SS Oriana (1959)

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Oriana in Vava'u, Tonga
NameOriana: 1960–2005
Operator1960–1966, P&O-Orient Lines. 1966–1973, P&O Line, 1973–1986 P&O Cruises
Port of registryLondon  United Kingdom
RouteSouthampton-Sydney via Suez, transpacific to US West Coast, occasional return via Panama Canal (1973 Cruising)
Cost£12.5 million (1956)
Yard number1061
Laid down18 September 1957[1]
Launched3 November 1959
Maiden voyage3 December 1960
In service1960–1986
Out of service27 March 1986
FateConverted into a hotel ship in 1986. Service ended after ship sank at her berth after a storm in 2004 and was scrapped post refloating.
General characteristics
Tonnage41,910 gross register tons
Length804ft (245.1m)
Beam(moulded) 97.1ft (30.5m)
Installed power80,000 horsepower
  • Two sets of Pametrada steam turbines each consisting of a high pressure, intermediate pressure and low pressure turbine; double reduction gearing; twin propellers
  • Auxiliary Power: Four auxiliary steam turbines, each driving a 1,750 kW, 220 V DC Generator
  • Trials: 30.64 kn (56.75 km/h; 35.26 mph)
  • Service: 27.5 kn (50.9 km/h; 31.6 mph)
CapacityAs built, 638 1st class, 1,496 tourist class (1973, 1,750 one class)
CrewAs built, 980. (1973, 780)

SS Oriana was the last of the Orient Steam Navigation Company's ocean liners. She was built at Vickers-Armstrongs, Barrow-in-Furness, Cumbria, England and launched on 3 November 1959 by Princess Alexandra. Oriana first appeared as an Orient Line ship, with a corn-coloured hull, until 1966, when that company was fully absorbed into the P&O group. Faced with unprofitable around-the-world passenger routes, the P&O white hulled Oriana was operated as a full-time cruise ship from 1973. Between 1981 and her retirement from service five years later, Oriana was based at Sydney, Australia, operating to Pacific Ocean and South-East Asian ports. Deemed surplus to P&O's requirements in early 1986, the vessel was sold to become a floating hotel and tourist attraction, first in Japan and later in China. As a result of damage sustained from a severe storm whilst in the port of Dalian in 2004, SS Oriana was finally sold to local breakers in 2005.


Oriana, seen alongside in Sydney, Australia.
Oriana in her first museum incarnation in Beppu, Japan.
Oriana being repaired at Los Angeles after colliding with USS Kearsarge, December 1962

In May 1954 the Orient Steam Navigation Company began planning to replace SS Orontes and RMS Orion on the United Kingdom to Australia route. One ship was called for, named Orbustus in the early stages of planning, before Oriana was settled on – a poetic reference to both Queen Elizabeth I of England and the recently crowned Queen Elizabeth II.[2]

Oriana's maiden voyage was from Southampton to Sydney in December 1960, during this voyage the Oriana was the first ocean liner to berth at the Fremantle Passenger Terminal.[3] At 41,915 gross register tons and with capacity for more than 2,000 passengers in two classes (first and tourist), Oriana was briefly the largest passenger liner in service on the UK to Australia and New Zealand route, until the introduction of the 45,733 ton SS Canberra in 1961. The Canberra could never match the Oriana for speed, however, the latter having achieved 30.64 knots during her pre-hand over trials in 1960 and held the Golden Cockerel trophy for the fastest ship in the P&O fleet which she retained until she retired in 1986, when it was handed back to the Canberra (in spite of the fact that Canberra's speed had by then been reduced to 23 knots). On Canberra's final cruise the Golden Cockerel was handed over to the new MV Oriana when both ships were anchored off Cannes and sent boats out to perform the handover.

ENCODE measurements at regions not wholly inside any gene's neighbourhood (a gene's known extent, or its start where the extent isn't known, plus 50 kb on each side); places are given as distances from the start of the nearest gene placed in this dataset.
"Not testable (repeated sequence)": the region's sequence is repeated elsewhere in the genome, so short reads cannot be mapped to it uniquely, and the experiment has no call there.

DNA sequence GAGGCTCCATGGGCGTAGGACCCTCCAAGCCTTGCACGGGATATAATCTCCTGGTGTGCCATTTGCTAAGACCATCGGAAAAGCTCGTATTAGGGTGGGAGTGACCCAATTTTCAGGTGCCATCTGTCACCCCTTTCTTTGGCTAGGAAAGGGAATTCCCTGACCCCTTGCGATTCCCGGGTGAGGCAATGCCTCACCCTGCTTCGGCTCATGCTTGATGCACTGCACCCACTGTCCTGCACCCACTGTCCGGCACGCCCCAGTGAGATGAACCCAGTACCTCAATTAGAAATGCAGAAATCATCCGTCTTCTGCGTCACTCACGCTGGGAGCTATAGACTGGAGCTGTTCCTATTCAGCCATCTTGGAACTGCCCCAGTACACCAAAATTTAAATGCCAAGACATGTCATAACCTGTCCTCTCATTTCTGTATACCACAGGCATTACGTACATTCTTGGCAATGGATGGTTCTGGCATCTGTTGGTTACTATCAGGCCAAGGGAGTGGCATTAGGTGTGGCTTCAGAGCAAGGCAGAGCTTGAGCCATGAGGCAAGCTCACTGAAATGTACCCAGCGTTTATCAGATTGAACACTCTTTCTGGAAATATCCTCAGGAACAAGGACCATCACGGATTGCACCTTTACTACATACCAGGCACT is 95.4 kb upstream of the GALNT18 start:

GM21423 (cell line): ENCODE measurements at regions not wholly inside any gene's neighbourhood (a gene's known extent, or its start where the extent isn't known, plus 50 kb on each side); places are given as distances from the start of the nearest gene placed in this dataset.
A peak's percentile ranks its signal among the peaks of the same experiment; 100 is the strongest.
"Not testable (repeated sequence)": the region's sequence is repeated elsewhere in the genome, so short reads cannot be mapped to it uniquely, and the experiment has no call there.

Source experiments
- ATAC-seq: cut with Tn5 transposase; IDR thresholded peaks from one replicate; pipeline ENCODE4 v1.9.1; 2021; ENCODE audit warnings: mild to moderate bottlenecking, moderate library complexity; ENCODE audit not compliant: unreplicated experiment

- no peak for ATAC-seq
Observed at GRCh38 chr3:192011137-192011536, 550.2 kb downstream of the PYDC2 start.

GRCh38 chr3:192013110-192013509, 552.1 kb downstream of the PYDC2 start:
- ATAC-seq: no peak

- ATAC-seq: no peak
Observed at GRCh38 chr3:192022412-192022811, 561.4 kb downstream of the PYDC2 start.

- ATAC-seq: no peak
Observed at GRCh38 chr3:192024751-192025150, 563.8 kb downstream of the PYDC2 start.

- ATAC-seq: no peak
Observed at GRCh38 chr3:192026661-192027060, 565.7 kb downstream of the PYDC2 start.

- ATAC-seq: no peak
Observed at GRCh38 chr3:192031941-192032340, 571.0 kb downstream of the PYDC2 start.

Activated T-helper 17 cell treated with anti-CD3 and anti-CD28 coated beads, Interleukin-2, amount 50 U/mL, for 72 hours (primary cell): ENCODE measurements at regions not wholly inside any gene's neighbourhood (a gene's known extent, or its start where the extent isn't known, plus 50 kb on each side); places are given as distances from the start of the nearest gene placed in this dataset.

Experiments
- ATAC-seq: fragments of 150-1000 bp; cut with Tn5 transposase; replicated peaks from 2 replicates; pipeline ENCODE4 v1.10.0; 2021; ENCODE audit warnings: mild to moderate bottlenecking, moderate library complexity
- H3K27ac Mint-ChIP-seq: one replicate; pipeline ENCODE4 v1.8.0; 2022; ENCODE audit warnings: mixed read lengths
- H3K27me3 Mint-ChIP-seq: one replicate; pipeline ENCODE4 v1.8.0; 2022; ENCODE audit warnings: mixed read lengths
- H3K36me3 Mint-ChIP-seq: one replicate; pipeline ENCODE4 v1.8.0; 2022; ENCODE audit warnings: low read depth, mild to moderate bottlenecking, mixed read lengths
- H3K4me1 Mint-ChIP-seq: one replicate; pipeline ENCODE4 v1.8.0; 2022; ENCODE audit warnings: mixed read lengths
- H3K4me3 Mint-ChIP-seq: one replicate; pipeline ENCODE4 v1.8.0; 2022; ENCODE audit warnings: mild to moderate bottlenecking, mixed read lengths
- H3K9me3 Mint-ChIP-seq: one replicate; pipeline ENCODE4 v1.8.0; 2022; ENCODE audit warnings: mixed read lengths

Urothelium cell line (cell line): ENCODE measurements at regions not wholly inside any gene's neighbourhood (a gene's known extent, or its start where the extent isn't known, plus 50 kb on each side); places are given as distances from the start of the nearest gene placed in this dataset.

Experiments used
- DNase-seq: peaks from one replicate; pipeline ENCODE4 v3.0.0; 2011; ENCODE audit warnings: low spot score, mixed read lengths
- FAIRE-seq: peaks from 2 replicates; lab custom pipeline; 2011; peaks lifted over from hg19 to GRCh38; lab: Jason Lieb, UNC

In 1962, the Oriana collided with the USS Kearsarge (CVS-33), resulting in damage and an eventual court case with the United States government, Orient Steam Navigation Company v. United States.[4]

In August 1970, the Oriana caught fire while steaming out of Southampton.[5] This serious fire occurred when the boiler room caught fire at the beginning of its journey across the Atlantic on its way to USA, New Zealand,[6] and Australia. Repairs took more than two weeks.

From 1973, Oriana was converted to operate as a one class cruise ship and from 1981 until retirement in March 1986 was based in Sydney. After a layup of two months at No. 21 Pyrmont Wharf, Sydney, the ship was sold and moved to Osaka, Japan,[7] to become a floating hotel. The ship served as a floating museum at Beppu, Ōita, from 1987[7] but this venture was ultimately not successful, and she was subsequently sold to Chinese interests in 1995. The ship served as a floating hotel and tourist attraction in Shanghai until 2002, when she was moved to Dalian. In 2004 Oriana was damaged in a storm. Repairs proved to be unfeasible, so she was towed to a ship breakers yard and dismantled in 2005.[8]

In 1995, the name Oriana was assigned to the P&O Cruises ship MV Oriana.

See also[edit]


  1. ^ P&O Heritage, Ship Fact Sheet, Oriana (1960)
  2. ^ McCart. SS Oriana. p. 5.
  3. ^ "Victoria Quay". Assessment document. Heritage Council of Western Australia. Archived from the original on 14 July 2014. Retrieved 27 January 2013.
  4. ^ "Orient Steam Navigation Company v. United States, 231 F. Supp. 469 (S.D. Cal. 1964)". Justia Law. Retrieved 7 January 2016.
  5. ^ "Oriana On Fire 1970".
  6. ^ "Maritime".
  7. ^ a b "沿革". 大和リゾート株式会社. Retrieved 5 August 2013.
  8. ^ Miller, William H. (2006). Doomed Ships: Great Ocean Liner Disasters. Dover. p. 115. ISBN 0-486-45366-9.

Further reading[edit]

  • McCart, Neil (1992). SS Oriana -The Last Great Orient Liner. Cheltenham: FAN Publications. ISBN 0-9519538-0-X.

External links[edit]